Why limit yourself to a sailboat..... Look at trawlers also. You get a lot more room in a trawler vs a sailboat of the same size...We love the 14'X 16' aft deck on our 43' Hatteras. has a hard top, isinglass that we can raise and lower... Cold out, just turn on the heater... We grill several times a week. Can sit 6-8 in comfort... .... spend most of our time out there.... Just something to consider .... 'CF and RTB knew I would go that angle....
Capt Charlie Freeman
43' Hatteras CPMY
M/V "No Dial Tone"
Fernandina Beach, Fl
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SeaplaneDriver
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Re: Jumping in With Both Feet

Postby SeaplaneDriver » Sat Dec 09, 2017 8:21 pm

I am definitely open to trawlers if I can find one in my size/budget range. My main concerns with trawlers are winding up with a chronically problematic engine and getting too much boat for me to handle.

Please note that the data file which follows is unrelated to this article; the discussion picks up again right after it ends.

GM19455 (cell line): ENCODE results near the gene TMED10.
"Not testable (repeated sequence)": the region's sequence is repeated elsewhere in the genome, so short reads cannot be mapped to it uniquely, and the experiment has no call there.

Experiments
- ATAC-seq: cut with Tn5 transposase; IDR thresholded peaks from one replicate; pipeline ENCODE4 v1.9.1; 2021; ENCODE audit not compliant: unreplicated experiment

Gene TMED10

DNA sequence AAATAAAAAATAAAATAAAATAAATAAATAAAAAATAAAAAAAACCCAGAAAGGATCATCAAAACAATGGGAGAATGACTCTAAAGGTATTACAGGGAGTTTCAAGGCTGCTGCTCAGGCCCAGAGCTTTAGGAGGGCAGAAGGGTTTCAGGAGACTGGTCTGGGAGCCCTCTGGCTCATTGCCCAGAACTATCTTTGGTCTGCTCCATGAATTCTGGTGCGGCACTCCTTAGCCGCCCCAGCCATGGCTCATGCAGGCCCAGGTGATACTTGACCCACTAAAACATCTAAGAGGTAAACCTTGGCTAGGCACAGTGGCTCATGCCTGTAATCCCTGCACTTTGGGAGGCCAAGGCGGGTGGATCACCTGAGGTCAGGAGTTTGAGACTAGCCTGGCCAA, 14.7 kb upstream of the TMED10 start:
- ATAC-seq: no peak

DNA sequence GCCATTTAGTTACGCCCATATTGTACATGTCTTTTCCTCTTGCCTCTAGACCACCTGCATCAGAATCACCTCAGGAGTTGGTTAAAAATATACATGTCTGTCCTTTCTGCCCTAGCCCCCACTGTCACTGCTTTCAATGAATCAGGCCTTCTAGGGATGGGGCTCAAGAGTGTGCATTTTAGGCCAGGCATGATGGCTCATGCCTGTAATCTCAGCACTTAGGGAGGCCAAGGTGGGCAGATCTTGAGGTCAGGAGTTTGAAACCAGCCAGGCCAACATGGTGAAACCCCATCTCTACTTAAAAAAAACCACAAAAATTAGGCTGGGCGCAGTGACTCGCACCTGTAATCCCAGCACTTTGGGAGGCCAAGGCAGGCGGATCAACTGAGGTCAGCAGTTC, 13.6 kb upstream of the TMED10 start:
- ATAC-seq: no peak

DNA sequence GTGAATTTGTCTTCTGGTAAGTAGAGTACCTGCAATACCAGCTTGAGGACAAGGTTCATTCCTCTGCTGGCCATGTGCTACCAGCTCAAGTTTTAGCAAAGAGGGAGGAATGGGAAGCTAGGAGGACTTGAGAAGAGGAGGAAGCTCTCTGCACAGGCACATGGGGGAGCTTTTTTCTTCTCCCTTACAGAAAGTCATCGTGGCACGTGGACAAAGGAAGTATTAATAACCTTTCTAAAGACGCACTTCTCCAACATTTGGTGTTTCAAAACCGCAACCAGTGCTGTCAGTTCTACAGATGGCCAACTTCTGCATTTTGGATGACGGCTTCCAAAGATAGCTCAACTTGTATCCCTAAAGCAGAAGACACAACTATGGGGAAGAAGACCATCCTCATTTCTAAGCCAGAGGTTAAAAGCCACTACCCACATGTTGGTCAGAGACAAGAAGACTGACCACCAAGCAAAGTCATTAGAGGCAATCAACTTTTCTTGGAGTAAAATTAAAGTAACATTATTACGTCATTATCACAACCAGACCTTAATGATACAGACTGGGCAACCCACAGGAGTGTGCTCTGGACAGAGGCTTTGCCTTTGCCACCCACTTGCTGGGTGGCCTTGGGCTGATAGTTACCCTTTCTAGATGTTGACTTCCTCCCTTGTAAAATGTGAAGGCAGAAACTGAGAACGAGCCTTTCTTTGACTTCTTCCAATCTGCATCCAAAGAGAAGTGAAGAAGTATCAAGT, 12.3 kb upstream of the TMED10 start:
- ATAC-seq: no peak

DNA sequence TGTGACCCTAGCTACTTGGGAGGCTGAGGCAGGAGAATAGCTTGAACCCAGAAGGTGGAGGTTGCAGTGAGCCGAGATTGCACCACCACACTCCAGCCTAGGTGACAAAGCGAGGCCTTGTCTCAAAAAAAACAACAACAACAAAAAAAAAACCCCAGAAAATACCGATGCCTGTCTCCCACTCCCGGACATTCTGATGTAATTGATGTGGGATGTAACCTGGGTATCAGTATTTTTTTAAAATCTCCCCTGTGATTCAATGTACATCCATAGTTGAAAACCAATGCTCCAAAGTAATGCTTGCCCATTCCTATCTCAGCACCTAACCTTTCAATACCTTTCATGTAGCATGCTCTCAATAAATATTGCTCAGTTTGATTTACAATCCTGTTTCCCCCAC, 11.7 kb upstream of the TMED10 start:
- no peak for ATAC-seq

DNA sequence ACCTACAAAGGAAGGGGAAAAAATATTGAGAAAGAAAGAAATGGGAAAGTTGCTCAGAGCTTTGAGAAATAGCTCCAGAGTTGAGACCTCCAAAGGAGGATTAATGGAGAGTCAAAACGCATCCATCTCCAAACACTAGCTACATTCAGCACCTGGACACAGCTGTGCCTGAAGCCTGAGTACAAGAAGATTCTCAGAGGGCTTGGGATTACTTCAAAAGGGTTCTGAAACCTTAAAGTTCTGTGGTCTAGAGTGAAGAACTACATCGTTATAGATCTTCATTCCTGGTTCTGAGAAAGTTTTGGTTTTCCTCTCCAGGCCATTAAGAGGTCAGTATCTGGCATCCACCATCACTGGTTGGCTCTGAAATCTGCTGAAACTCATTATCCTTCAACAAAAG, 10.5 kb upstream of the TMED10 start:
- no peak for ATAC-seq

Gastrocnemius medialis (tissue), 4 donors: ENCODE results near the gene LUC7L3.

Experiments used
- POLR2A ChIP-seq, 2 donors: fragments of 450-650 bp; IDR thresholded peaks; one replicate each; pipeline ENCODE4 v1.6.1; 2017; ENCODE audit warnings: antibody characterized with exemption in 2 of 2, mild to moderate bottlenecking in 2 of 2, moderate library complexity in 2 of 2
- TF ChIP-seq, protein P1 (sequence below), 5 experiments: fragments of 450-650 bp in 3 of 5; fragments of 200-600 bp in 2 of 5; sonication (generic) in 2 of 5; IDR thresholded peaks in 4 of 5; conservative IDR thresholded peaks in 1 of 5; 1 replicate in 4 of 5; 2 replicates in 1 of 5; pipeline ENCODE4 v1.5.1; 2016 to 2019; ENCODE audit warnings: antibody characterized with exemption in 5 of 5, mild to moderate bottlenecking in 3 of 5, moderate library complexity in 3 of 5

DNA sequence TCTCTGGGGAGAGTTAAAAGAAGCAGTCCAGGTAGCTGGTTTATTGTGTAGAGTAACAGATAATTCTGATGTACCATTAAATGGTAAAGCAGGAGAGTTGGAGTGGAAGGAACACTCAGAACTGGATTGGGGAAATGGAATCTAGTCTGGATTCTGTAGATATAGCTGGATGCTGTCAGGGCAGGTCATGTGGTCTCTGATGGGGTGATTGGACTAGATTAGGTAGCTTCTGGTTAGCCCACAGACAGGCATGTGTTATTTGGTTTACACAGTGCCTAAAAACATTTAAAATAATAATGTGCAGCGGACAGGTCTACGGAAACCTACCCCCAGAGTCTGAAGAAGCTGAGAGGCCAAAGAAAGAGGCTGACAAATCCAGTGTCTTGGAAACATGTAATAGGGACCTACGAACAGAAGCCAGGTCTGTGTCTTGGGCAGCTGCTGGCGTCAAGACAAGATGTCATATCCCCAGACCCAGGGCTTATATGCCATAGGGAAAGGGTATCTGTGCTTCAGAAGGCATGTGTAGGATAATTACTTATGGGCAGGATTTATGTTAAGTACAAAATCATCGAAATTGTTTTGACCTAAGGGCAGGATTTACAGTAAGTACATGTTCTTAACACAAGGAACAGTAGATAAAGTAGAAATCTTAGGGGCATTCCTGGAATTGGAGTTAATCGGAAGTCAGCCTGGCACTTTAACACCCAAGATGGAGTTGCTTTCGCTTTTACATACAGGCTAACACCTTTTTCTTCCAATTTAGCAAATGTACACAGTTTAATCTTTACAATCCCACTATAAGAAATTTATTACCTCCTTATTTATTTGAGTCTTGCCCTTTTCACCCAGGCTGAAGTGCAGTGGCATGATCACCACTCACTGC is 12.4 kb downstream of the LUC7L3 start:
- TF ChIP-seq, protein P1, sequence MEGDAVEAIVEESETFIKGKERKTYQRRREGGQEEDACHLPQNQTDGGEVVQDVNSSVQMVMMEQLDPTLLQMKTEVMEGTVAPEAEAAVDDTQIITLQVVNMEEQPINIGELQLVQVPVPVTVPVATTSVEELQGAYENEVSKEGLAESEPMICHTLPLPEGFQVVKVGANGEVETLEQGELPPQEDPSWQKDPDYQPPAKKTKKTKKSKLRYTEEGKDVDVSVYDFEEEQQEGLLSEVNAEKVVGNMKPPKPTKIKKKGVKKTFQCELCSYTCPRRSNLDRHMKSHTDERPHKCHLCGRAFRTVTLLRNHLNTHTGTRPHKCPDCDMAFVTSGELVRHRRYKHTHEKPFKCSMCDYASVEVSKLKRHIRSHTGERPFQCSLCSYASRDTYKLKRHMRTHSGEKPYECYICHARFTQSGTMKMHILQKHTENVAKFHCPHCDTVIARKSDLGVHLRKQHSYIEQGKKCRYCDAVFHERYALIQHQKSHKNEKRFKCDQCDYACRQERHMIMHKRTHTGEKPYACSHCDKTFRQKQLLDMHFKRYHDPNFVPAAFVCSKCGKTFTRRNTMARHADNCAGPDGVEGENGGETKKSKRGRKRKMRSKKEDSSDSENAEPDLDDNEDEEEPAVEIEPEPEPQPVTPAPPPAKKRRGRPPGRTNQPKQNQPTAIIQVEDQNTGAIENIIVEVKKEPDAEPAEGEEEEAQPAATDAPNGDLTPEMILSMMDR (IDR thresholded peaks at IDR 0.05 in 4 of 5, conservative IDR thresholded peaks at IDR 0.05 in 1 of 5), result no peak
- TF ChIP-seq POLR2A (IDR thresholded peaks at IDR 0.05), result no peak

But still, very open to the idea!
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Jaxfishgyd
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Re: Jumping in With Both Feet

Postby Jaxfishgyd » Sat Dec 09, 2017 9:10 pm

SAILBOATs have engines too, heck, most sailors use their motor more often than sail..... Get a good basic motor, no turbo or afterblower or any extra unneeded stuff and you'll do fine... But there is/will be a GLUT of power and sail boats available since the hurricanes damaged so many so 'buyer beware'...
I have twin Detroit Diesels, just your basic 6-71N... You have to work to break one of them or any of the other diesels like them..Plenty of trawlers under 35' out there.....
Capt Charlie Freeman
43' Hatteras CPMY
M/V "No Dial Tone"
Fernandina Beach, Fl
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RTB
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Re: Jumping in With Both Feet

Postby RTB » Sat Dec 09, 2017 9:24 pm

So many boats...so little time. Our budget here is $2500.00. That narrows it down a bit.
But Why's the Rum Gone?

1982 (Cherubini)Hunter 36
s/v FUGUE